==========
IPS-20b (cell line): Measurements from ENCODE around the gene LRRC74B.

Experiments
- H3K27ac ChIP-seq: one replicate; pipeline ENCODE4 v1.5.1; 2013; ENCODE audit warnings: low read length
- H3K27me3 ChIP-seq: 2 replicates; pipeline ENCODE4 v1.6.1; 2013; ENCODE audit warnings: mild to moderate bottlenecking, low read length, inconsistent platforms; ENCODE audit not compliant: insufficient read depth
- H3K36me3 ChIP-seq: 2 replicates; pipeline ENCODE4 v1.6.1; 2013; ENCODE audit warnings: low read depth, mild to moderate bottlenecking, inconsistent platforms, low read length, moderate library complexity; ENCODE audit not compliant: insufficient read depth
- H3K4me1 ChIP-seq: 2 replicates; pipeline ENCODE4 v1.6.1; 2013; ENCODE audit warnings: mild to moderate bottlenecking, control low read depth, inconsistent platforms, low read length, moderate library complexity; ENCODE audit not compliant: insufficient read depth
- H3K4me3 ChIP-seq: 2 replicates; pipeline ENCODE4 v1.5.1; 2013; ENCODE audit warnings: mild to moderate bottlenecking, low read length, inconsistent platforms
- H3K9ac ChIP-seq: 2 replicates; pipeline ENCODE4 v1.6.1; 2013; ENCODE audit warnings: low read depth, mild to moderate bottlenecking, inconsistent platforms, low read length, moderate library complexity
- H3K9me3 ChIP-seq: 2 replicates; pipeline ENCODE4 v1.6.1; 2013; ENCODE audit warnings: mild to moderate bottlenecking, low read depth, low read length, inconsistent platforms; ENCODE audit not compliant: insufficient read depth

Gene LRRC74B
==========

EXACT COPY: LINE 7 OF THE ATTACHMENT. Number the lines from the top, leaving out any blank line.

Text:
- H3K4me3 ChIP-seq: 2 replicates; pipeline ENCODE4 v1.5.1; 2013; ENCODE audit warnings: mild to moderate bottlenecking, low read length, inconsistent platforms